// From http://graphics.stanford.edu/~seander/bithacks.html#ReverseByteWith64Bits
unsigned char b; // reverse this byte
b = ((b * 0x80200802ULL) & 0x0884422110ULL) * 0x0101010101ULL >> 32;

March 4, 2010

An experiment with Android

Filed under: Uncategorized — jon @ 8:33 pm

I recently got a new phone: The HTC Hero (AKA G2 Touch because T-Mobile feel like confusing everyone). Overall I’m pretty happy with it, though there are some big niggles. It still works better as “smart” than it does as a “phone” in that the worst feature is probably the dialling interface / contact list, but it’s a vast improvement over my last phone (Nokia’s N95) which offered some amazing features at the expense of usability.

It’s probably in no small part down to its open source foundations that I like it so much. At least I can change the things I don’t like by installing replacement apps or writing my own. I was particularly impressed at how well the architecture lends itself to replacing things like the on screen keyboard.

So I had a browse on the app store market place and downloaded a few apps, a few games and a couple of utilities. A few things struck me:

  • The sheer number of apps considering the age of Android as a platform. Even some really niche markets were saturated with a large number of almost identical apps.
  • The ratio of free to paid apps is high. Should commercial developers be thinking “iPhone”?
  • The existence of plenty of very small but very cheap apps.

That last point is interesting. There were a lot of apps I would have expected either to be free, or to have been more expensive but have more features. I got wondering how many people actually download these apps; whether you could really make money from selling these tiny apps at less than £1 a pop. Bizzarly, Google clearly don’t want anyone outside the android world to have any contact with the Market, as the website is atrocious. You can’t see the price of apps, can’t download the free apps, can’t do much at all. There are of course other sites (eg androlib.com) which try to rectify this. What I really want is a download count.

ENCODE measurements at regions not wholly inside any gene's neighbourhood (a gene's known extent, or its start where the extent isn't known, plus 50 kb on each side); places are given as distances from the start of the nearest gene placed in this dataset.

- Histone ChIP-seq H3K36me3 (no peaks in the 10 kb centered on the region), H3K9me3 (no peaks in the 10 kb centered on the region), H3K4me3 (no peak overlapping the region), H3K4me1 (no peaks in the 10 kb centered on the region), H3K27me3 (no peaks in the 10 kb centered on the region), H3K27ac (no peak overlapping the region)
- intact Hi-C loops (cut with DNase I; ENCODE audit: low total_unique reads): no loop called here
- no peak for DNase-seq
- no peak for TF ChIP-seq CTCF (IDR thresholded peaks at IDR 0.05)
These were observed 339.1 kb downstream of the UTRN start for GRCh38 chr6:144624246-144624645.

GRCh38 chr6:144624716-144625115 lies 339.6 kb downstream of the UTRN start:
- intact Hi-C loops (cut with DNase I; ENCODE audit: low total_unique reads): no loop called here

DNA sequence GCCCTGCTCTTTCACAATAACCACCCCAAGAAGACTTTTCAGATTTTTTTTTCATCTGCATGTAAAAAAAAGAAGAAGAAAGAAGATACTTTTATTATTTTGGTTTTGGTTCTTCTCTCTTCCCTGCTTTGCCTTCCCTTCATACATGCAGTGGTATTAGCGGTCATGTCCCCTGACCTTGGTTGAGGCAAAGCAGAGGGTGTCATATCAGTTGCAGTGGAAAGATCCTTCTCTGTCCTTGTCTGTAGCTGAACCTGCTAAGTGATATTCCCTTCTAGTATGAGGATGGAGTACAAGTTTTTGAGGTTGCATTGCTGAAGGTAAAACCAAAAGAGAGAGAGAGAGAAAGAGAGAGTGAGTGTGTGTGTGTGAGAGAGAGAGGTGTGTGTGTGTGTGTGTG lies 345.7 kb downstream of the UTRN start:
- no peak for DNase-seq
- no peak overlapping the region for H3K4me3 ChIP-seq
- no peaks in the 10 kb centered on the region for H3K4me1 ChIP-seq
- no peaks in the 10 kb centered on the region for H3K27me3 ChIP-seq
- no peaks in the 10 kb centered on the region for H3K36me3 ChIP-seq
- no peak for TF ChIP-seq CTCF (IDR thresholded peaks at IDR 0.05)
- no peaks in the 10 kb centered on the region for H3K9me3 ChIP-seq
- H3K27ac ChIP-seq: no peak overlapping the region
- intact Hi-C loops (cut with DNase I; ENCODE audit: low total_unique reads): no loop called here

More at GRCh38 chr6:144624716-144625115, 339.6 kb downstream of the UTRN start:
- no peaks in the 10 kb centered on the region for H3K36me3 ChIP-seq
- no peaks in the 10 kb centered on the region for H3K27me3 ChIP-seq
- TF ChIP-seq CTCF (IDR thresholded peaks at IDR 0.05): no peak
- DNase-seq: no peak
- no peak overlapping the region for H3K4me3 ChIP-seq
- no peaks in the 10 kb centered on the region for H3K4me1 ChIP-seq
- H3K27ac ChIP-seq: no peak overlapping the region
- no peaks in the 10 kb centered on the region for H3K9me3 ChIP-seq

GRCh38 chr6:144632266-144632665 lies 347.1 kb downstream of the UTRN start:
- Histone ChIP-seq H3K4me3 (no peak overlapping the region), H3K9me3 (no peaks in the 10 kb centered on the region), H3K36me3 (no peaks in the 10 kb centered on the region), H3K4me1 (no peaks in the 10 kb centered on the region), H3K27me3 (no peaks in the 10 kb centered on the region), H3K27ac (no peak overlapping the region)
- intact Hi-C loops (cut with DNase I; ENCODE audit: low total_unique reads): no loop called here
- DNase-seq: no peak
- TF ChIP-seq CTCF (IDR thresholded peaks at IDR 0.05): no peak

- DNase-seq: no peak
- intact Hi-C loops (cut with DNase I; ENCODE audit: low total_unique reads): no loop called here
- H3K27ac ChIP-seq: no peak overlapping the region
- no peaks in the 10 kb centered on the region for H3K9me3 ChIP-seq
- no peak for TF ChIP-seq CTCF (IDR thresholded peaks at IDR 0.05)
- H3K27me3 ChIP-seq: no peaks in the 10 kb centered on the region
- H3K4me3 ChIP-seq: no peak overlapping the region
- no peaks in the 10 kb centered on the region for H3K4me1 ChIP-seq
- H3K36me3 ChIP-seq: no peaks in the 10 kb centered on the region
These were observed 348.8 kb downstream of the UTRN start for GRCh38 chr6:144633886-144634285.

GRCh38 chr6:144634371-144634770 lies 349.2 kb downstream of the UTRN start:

This all inspired a question: What sort of market is there for these small sub £1 apps? Well there’s only one way to find out so I downloaded the android SDK and Eclipse plugin and started reading the dev guide…

First impressions: Eclipse integration is really nice (although the device manager was a bit confusing at first), but boy is the emulator slow. Still, it was enough for me to try out a couple of Hello World programs and see what the dev guide was talking about. The documentation is actually way above par if you take the time to read the guides before the examples or reference. It isn’t very well structured, but the content’s great.

I spent a couple of days idly considering what I might write. I thought about a really simple reference app, but I felt it would be too small and there was too much free and paid competition. I wondered about trying to use some of the features unique to the smart phone environment – like GPS – but I didn’t want anything involving too many APIs for the first app at least.

So what did I decide on? A resistor colour code calculator.

I’ll explain why and the project goals in the next post, and I’ll update progress as I go. I hope it might prove useful to other developers wanting to bootstrap their Android development.


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